Second, all the back story. It sets the creatures up better, I suppose, and gives Kim the ability to do the detective thing with the groundsman and at the library, but does this really build tension or make the story scarier? I didn't think so -- having a person (especially a child) menaced by ugly little scampering creatures is plenty, and I actually found all the back story something of a distraction.
Being Del Toro, he just had to add a magical secret garden. What is it with this guy and secret gardens? I saw all that overgrowth and the pond and the Koi and knew that it would play a part in the final act of the story, but it didn't. It was completely superfluous! I think GDT needs to get over his magic garden fetish and stick to the story.
The cheesiness of the original creatures actually was a benefit, as they didn't show them too much. Here we see these obviously CGI creatures constantly. I am amazed that someone who likes the supernatural as much as GDT does not realize that what we don't see scares us far more than what we do. Likewise, having things explained to us takes the fearfulness of them away immediately. Human beings are first and foremost afraid of the unknown. (This is why so many primitive cultures independently invented "God.") To show something, to explain it, is to take the fearfulness away from that thing. As soon as the creatures take over the screen time, the movie stops being a thriller and becomes a monster movie, and my interest immediately wanes. "Insidious," anyone? That recent movie was quite scary until the trainwreck that was the big explanation in the last act, which drove a stake right through the heart of the picture.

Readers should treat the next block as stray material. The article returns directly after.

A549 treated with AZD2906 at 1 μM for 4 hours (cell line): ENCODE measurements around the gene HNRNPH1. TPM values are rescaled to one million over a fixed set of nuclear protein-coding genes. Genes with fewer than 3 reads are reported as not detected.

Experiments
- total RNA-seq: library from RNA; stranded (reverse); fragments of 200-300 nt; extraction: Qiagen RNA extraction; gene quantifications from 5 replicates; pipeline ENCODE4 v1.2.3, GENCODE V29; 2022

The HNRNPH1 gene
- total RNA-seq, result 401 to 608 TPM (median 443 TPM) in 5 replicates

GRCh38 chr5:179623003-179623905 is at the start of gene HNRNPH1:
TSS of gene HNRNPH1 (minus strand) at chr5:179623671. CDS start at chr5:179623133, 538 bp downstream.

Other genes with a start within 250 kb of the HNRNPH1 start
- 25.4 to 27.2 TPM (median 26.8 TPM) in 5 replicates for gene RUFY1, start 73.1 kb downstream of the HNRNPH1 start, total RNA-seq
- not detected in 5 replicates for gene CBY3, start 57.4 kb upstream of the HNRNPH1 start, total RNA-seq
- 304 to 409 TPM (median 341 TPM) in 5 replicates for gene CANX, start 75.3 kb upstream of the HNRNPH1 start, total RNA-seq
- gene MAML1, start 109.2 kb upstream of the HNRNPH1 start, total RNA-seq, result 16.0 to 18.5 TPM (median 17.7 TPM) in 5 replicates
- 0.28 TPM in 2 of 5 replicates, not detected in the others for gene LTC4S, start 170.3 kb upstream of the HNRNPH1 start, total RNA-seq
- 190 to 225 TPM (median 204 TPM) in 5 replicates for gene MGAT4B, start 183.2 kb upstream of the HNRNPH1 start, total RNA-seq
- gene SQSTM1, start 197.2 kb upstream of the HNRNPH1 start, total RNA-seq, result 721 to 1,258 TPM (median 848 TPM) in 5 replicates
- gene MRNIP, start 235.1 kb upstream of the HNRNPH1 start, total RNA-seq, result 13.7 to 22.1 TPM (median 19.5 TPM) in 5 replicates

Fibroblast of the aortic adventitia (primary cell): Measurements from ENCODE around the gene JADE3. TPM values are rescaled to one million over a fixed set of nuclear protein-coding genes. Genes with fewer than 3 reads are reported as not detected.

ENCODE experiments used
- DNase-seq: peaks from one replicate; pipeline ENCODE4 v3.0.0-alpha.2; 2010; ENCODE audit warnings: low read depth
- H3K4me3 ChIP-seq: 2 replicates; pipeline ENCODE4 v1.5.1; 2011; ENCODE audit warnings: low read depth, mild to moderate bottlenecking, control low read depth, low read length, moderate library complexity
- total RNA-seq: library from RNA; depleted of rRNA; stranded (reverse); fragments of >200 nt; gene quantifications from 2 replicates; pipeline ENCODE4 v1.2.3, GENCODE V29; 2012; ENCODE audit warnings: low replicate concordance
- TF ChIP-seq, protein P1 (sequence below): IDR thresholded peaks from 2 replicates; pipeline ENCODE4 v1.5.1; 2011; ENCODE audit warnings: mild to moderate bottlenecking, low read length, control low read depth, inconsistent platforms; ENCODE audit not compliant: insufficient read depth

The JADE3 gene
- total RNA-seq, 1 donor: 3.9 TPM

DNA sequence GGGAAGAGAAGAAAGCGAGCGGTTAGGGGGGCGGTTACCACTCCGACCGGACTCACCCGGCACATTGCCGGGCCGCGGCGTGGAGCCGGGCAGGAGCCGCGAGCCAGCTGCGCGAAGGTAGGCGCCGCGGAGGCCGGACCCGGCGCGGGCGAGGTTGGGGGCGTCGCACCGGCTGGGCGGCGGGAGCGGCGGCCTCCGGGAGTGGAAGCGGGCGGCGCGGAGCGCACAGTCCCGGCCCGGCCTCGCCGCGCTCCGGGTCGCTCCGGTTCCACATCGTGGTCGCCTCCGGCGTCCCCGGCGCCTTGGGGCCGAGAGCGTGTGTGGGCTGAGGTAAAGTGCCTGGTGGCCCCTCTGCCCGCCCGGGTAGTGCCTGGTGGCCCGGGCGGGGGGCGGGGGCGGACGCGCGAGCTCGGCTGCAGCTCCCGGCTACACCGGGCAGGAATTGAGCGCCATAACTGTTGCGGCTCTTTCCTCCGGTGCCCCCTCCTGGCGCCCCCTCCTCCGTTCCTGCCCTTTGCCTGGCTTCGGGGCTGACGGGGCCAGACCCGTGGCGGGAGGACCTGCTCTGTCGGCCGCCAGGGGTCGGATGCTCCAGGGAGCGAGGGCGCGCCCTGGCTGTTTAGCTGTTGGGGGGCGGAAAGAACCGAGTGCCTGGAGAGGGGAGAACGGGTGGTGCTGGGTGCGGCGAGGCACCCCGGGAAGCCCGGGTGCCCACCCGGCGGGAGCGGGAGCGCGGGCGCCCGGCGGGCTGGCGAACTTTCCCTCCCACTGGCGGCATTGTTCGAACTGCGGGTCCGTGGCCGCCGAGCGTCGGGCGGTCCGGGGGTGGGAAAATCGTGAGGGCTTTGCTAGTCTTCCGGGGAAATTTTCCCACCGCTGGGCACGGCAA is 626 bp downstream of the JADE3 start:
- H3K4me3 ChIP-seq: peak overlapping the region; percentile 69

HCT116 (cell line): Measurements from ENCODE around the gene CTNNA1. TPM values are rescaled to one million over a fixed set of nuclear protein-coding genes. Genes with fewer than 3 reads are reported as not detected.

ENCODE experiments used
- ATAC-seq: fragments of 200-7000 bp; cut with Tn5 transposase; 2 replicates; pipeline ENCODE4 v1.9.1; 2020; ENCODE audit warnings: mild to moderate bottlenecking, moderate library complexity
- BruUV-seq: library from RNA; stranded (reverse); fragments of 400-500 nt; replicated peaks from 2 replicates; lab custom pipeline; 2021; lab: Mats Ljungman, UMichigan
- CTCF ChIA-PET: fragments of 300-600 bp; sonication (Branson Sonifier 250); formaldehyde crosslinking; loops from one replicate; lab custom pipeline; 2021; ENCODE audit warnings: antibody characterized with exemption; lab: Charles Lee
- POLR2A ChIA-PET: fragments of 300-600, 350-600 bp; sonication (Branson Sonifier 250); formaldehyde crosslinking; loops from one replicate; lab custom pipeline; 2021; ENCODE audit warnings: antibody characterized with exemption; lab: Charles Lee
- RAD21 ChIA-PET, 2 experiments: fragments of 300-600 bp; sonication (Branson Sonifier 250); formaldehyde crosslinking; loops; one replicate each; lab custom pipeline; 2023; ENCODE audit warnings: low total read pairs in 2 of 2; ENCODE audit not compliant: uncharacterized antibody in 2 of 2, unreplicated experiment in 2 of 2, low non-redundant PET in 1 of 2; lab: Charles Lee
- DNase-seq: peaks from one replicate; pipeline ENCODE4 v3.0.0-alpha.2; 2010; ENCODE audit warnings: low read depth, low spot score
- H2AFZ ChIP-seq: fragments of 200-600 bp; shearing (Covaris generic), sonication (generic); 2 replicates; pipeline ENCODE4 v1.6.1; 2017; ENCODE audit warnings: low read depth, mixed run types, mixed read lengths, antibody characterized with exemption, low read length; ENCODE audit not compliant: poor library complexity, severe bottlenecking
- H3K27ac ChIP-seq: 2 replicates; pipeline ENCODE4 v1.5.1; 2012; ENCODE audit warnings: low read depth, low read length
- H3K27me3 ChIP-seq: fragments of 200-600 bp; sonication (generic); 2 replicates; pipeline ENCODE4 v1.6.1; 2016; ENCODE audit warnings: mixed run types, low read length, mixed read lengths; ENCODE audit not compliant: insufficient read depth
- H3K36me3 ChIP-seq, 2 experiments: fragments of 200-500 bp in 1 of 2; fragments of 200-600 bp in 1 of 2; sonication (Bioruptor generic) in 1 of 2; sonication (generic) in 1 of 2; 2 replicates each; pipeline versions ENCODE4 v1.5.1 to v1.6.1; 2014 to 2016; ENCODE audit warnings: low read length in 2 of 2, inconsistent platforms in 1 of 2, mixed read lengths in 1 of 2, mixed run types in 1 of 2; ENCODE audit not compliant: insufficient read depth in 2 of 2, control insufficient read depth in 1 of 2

One final thing -- that self-conscious playfulness that GDT sometimes uses in his stories is not so cute to people who also have some background in the same story. In the original, Kim Darby played Sally. Here Sally is a girl, but the adult woman watching over her is named ... wait for it ... KIM. As soon as I heard that I thought, "ah, she's going to be taken instead of Sally," as Kim Darby got taken in the original. And sure enough, that's exactly what happened. That lessened the tension of the story for me immediately.